Mothers with troubled childhoods more likely to have children with emotional and behavioural difficulties
Mothers who had a difficult or traumatic upbringing are more likely to have children with emotional and behavioural difficulties, according to a study published in the British Journal of Psychiatry.
Researchers at King’s College London and Canterbury Christ Church University worked with the Avon Longitudinal Study of Parents and Children (ALSPAC) to collect data from over nine thousand mothers and their children, looking at each mother’s history of cruel or violent treatment during childhood, as well as their child’s experience of emotional and behavioural difficulties across childhood and adolescence.
The study found a significant link between the two, with almost half (49 per cent) of children whose mothers had been mistreated as children, developing emotional and behavioural difficulties such as excessive worrying or anger at 10, 11 and 13 years of age.
Mothers with troubled childhoods were also significantly more likely to have a lower level of education, to have a psychiatric history, to drink and smoke more in pregnancy and to have lower social support.
The study offers a way to combat the psychological difficulties experienced by children and to promote good mental health in future generations. This entails offering mothers with troubled childhoods and low mood access to psychological and social support, including offeringt parenting programmes aimed at fostering sensitive and warm caregiving practices.
Dr Susan Pawlby, joint senior author and member of the research team at King's College London said: 'It is important that vulnerable women are identified as early as possible, such as during pregnancy when they routinely come into contact with healthcare services, and that support and interventions are offered on an ongoing and regular basis going forward.'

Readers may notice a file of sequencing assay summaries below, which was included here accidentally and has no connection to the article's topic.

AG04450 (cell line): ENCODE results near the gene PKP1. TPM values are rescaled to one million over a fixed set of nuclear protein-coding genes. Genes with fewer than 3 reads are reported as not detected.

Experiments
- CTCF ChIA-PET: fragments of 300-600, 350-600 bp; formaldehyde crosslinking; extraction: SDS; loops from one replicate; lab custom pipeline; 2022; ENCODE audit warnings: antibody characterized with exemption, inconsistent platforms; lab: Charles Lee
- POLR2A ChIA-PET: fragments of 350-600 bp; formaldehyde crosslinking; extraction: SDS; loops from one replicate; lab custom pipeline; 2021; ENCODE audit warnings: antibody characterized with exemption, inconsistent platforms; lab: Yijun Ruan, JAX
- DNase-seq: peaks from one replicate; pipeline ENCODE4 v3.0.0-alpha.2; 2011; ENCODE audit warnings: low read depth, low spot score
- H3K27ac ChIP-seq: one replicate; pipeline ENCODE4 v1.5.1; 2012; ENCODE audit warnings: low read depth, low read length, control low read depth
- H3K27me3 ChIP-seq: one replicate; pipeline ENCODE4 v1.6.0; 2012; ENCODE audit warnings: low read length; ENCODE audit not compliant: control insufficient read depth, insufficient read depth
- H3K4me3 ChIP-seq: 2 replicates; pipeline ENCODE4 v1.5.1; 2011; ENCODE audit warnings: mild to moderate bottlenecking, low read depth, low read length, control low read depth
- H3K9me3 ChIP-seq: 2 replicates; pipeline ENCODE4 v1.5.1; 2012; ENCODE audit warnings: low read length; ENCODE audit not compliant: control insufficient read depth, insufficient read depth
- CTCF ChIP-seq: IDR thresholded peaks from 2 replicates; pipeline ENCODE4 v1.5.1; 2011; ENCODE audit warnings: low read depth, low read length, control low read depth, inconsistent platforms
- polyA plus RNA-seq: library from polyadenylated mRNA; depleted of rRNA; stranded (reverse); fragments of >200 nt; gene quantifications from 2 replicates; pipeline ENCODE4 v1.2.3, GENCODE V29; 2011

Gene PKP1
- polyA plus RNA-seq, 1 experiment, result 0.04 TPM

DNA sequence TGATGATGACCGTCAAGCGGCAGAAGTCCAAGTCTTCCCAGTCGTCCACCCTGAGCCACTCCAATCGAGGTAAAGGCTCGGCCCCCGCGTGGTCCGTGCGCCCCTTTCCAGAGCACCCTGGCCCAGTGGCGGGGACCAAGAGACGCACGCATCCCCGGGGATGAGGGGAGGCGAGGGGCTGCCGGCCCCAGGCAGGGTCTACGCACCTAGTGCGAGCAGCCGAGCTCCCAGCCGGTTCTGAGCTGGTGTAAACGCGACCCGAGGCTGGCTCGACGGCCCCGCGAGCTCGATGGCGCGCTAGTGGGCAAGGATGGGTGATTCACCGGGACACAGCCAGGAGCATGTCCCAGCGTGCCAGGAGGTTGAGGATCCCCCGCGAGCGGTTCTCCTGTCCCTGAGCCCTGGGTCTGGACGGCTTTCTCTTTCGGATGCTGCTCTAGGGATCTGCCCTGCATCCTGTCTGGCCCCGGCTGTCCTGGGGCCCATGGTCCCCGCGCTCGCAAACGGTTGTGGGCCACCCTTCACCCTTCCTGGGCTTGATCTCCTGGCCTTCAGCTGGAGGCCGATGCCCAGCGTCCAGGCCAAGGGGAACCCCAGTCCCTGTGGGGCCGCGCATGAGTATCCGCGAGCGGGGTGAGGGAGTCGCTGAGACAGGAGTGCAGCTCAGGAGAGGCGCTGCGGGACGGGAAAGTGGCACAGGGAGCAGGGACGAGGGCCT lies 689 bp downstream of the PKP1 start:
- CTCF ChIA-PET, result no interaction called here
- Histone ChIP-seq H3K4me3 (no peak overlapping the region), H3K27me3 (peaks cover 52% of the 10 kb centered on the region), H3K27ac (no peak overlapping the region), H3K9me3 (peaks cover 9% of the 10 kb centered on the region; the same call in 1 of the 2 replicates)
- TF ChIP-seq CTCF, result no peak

Dr Trudi Seneviratne, chair of the perinatal faculty at the Royal College of Psychiatrists said: 'One in five women suffer from mental health problems during pregnancy. If left untreated, this can have devastating consequences for both mother and baby, as well as their families.
'This study demonstrates the transgenerational impact of trauma and the importance of nurturing mothers’ mental wellbeing during and after pregnancy, to ensure that their children get the best start in life.'
Notes to editors
Paper reference: Plant, D et al (2017) Association between maternal childhood trauma and offspring childhood psychopathology: mediation analysis from the ALSPAC cohort The British Journal of Psychiatry
For further media information please contact Jack Stonebridge, Senior Press Officer, Institute of Psychiatry, Psychology & Neuroscience, King’s College London on firstname.lastname@example.org or 020 7848 5377.